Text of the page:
American Banks: Parochial Thinking in a Global Economy

But do U.S. banks even know the rest of the world exists? 

The evidence of the global economy is all around us. All of our electronics are made abroad, as is nearly every stitch of clothing we wear. You name it– knickknacks, mowers, appliances, kayaks, bicycles–and chances are good it’s not labeled “Made in the USA.” We eat sea bass from Chile, olive oil from Italy, cheese from Switzerland, and egg rolls from China, then wash it down with beer from Mexico and coffee from Vietnam. If it makes you sick, your stomach x-ray will be read in India. Looking for a car with the most American-made parts? Try a Toyota Camry! Go to work and your boss tells you that you have to work harder in order to be more competitive in the global market.

Yep. It’s a global marketplace out there, which makes you wonder why American banks seem not to have gotten the memo. Two recent examples: Try to buy some Euros, Yuan, or British pounds at your local bank. If you live in a major city such as New York or Chicago you can probably find one, but all the banks here in Western Massachusetts told me the same thing: they would need to “order” foreign money. That little “service” costs far more than using my ATM card and withdrawing it in the countries I visited.

Okay, a minor thing perhaps. But try this one. I am the organizer for a yearly academic conference. We don’t accept credit cards or other rip-off services (like PayPal, the TicketMaster of credit transfers) because their fees are too high. (I’ll be damned if I’ll pay banks more than my annual stipend for the “convenience” of allowing others to deposit money into their accounts.) We operate on a cash, check, or money order basis. Until recently, that is. Now I have to tell those who don’t live in the United States that their checks and money orders must be issued by a U.S. bank. I recently had to return a money order to a young man in Canada because–and you can’t make this up–Canadian routing numbers only have eight digits and U.S. banks require nine!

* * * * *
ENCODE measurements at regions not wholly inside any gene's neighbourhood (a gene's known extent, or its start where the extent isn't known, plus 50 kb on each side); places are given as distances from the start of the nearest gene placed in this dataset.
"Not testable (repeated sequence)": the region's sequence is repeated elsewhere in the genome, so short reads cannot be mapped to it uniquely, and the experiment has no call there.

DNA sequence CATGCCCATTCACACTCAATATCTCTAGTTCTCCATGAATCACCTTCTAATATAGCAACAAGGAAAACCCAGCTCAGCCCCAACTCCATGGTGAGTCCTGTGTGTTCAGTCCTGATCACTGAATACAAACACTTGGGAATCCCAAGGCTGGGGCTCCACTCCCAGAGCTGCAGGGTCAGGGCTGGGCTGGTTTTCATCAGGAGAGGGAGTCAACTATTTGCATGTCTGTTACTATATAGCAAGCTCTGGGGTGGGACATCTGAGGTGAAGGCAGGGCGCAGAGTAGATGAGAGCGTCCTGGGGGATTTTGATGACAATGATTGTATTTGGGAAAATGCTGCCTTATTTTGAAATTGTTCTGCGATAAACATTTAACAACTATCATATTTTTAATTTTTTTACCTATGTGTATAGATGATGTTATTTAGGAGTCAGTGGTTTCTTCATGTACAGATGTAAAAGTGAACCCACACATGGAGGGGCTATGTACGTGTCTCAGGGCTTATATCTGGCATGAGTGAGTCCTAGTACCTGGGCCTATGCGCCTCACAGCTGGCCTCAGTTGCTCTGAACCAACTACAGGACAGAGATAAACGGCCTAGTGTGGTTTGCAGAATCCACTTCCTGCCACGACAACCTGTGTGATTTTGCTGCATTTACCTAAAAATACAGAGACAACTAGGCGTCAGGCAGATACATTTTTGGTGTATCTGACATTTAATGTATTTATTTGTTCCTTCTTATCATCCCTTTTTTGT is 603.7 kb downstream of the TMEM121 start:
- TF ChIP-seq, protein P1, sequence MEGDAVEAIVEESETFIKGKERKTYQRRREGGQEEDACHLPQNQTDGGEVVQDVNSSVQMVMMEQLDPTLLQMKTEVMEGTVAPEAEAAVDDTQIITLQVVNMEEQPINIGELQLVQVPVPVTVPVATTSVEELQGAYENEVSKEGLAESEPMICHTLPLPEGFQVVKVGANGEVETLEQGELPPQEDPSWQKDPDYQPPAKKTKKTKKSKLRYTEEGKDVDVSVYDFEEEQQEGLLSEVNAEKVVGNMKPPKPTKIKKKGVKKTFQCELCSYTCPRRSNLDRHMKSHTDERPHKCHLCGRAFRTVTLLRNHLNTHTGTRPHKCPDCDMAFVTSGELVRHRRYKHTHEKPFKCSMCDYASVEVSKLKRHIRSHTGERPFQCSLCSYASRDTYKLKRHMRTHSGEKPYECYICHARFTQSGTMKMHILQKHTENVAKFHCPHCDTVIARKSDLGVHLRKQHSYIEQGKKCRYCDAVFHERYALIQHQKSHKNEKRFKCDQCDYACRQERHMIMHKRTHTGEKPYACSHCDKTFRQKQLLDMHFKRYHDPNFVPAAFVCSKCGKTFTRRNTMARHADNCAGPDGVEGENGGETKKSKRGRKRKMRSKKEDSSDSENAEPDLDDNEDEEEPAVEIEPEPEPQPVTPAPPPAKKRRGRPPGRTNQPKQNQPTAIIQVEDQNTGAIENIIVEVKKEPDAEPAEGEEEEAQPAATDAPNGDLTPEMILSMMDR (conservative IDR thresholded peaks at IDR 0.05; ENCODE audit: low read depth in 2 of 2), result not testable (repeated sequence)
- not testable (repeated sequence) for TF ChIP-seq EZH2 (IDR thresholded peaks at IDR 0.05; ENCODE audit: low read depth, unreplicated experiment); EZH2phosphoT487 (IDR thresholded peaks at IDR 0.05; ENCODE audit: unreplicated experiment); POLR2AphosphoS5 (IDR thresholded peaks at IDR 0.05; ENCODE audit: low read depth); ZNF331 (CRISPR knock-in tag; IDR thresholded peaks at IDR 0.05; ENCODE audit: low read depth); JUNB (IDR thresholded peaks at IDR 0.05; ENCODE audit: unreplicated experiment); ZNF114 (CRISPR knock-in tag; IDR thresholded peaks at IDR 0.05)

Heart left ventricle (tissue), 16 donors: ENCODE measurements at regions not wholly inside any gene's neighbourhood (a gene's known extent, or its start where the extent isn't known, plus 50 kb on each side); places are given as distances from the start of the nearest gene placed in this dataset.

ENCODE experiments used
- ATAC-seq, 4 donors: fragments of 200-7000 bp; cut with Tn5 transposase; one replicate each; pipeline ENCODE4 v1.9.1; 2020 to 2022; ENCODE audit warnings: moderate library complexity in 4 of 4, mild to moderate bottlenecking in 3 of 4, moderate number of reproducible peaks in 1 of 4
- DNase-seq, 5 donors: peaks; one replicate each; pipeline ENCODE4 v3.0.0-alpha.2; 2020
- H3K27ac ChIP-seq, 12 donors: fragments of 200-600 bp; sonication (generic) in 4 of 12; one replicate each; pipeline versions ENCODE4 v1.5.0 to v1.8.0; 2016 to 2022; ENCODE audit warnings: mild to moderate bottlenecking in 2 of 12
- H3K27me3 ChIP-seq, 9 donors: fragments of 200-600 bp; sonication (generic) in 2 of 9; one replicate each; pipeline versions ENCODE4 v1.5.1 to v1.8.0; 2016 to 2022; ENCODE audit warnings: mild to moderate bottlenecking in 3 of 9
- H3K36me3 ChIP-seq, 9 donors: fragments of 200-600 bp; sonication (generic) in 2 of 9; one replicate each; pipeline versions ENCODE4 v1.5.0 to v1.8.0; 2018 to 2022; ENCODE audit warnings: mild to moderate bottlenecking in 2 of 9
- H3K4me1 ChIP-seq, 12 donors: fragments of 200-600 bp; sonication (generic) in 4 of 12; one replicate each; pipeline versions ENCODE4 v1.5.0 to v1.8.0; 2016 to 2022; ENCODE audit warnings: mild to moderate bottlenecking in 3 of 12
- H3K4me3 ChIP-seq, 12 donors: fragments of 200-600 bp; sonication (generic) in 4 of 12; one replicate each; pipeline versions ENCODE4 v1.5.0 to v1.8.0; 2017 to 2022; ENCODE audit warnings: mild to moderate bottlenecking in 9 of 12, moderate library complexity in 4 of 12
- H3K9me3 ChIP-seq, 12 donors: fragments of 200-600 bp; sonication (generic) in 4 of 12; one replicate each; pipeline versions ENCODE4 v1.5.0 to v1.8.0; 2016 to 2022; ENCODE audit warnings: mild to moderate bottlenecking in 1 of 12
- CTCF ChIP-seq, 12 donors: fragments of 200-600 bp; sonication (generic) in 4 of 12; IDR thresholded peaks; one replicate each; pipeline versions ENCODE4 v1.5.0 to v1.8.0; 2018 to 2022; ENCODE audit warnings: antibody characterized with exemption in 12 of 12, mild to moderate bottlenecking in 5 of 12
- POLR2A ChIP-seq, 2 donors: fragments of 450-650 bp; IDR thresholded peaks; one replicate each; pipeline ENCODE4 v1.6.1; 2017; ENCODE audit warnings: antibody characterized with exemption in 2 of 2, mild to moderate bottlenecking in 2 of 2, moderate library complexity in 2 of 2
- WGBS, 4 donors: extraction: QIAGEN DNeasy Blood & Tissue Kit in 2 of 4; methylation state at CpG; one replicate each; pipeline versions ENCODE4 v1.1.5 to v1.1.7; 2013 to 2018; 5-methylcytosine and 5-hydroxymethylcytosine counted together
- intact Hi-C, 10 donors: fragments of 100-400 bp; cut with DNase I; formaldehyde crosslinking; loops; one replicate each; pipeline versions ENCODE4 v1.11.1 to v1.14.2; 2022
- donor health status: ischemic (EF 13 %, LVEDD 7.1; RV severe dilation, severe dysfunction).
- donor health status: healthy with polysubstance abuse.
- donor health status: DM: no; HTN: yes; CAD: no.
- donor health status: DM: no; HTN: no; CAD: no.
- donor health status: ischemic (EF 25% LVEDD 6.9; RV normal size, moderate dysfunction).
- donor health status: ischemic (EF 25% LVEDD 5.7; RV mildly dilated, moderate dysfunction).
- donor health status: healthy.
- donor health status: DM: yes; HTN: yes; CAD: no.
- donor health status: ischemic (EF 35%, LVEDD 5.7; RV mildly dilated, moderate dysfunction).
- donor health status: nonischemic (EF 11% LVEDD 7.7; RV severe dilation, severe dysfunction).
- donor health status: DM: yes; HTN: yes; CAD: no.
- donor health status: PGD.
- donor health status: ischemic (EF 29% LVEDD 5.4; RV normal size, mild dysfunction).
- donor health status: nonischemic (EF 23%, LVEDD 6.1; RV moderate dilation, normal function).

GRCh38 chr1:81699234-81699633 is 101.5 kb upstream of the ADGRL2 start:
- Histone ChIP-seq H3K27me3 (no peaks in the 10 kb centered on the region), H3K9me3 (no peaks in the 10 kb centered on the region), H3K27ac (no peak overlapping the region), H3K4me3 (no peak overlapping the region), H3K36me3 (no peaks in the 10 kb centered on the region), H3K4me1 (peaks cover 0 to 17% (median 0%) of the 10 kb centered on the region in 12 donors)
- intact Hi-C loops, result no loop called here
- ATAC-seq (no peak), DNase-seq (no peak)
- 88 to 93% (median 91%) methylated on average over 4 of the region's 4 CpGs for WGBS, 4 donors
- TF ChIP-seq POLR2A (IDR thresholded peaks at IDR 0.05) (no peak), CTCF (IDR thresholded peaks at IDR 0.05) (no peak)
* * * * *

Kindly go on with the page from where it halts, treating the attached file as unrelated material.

Wait a minute! Have banks never heard of NAFTA? This is Canada, for heaven’s sake, as in our number one trading partner. As in that place north of us with the world’s longest unprotected border. As in an economy that’s outperforming our own. Exchange is a rather basic economic concept and these experiences made me wonder how American banks expects to compete in the global marketplace if they can’t even handle a money order. A personal check I can understand. It would cost the bank something (substantially less than they charge) to process a bad check, but a money order is cash under a different name. It’s akin to old-style travelers’ checks in that they’ve already been purchased, so there’s no fear that the money isn’t there. And we’re also talking an electronic transfer of funds. How hard is it to enter an eight-digit routing code into a computer? I went on line and found dozens of software packages available for any bank (apparently all in the U.S as the sites are all in English) dealing in foreign currency, transfers, and–ahem!-–money orders.

And really, shouldn’t all banks be dealing in foreign exchange in an economy in which goods, services, and workers move across borders? It made me think. Maybe the U.S. is so concerned about Mexican migrant laborers because they are stamped with the wrong routing code.